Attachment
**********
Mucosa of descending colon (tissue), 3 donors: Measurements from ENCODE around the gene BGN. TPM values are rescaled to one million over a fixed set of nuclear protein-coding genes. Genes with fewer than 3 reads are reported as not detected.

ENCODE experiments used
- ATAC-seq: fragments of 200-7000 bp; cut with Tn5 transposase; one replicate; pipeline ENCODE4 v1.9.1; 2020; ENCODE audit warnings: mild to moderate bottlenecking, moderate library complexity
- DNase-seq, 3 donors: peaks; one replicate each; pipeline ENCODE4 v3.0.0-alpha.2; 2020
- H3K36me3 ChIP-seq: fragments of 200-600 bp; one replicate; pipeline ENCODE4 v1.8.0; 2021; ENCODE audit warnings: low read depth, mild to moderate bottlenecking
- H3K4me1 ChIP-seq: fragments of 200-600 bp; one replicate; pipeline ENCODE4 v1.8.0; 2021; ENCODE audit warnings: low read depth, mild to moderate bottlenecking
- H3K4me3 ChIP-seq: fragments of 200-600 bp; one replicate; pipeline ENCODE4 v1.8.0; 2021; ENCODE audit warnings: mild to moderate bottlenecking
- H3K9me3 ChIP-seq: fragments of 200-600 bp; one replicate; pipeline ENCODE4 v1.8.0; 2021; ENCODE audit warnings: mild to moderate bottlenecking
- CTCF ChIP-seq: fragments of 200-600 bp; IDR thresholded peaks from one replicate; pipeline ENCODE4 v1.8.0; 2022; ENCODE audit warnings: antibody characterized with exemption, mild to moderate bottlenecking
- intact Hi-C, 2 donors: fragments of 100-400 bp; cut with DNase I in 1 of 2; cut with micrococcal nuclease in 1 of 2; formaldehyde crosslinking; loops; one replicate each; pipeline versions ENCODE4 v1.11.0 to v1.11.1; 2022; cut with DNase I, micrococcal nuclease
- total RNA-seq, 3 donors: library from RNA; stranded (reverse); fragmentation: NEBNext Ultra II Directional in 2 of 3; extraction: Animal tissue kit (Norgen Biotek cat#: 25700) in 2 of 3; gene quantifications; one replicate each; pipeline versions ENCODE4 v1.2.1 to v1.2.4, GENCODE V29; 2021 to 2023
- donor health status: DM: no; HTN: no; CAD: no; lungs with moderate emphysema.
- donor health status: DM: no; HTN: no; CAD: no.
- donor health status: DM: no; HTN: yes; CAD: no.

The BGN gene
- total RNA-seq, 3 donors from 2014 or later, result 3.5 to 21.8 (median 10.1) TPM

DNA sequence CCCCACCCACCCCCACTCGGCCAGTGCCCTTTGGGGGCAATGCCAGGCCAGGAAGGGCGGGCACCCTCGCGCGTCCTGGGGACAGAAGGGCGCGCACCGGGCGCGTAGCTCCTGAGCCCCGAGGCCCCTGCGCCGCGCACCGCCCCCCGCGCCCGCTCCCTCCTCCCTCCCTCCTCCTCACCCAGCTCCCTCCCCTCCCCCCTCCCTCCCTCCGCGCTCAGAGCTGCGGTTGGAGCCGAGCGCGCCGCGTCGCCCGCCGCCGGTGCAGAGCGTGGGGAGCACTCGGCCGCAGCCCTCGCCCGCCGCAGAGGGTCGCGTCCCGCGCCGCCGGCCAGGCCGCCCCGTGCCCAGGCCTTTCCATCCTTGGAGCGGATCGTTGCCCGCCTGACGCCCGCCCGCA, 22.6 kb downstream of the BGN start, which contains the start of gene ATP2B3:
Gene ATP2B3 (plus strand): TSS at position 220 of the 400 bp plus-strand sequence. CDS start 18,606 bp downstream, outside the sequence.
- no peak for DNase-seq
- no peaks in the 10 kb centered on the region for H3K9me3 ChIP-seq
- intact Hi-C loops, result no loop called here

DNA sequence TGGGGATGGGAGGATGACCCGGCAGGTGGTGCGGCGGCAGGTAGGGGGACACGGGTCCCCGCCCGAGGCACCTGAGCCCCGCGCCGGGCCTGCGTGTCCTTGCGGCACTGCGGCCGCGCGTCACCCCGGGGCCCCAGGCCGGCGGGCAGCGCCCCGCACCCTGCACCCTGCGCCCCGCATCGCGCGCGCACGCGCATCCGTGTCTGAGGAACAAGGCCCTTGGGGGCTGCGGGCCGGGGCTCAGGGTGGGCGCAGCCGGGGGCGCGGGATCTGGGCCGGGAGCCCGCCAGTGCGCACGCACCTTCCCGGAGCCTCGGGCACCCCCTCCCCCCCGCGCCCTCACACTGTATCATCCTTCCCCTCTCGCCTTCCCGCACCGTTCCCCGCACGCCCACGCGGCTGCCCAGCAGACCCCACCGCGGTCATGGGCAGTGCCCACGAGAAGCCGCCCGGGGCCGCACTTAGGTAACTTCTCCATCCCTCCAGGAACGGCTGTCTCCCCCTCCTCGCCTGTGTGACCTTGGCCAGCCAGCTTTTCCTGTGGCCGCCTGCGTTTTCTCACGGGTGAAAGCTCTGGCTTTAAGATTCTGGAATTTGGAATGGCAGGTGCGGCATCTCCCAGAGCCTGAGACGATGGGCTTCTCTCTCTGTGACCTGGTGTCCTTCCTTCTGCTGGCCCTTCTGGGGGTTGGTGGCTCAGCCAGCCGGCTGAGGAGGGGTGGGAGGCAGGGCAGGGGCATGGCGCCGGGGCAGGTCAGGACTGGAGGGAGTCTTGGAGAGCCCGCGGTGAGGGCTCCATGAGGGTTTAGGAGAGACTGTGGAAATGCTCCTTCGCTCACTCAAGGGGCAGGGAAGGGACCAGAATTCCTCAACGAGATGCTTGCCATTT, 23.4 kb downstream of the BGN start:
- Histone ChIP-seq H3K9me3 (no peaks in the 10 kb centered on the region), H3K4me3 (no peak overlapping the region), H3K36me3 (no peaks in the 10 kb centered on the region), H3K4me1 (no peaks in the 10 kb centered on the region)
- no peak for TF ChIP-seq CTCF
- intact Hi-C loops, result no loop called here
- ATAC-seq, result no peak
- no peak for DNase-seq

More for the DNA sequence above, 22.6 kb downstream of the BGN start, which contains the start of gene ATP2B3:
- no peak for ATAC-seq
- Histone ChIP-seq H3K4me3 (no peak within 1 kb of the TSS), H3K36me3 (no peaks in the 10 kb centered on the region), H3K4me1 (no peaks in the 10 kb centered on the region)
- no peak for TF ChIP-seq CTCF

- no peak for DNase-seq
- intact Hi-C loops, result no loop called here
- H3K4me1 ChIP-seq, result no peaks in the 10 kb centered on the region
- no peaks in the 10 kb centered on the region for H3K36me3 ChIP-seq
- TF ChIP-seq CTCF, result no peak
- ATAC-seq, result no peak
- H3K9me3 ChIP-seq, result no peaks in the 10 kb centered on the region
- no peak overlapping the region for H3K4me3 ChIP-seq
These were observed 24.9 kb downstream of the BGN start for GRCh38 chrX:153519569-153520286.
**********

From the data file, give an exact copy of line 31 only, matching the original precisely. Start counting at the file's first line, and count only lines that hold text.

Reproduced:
- no peak for TF ChIP-seq CTCF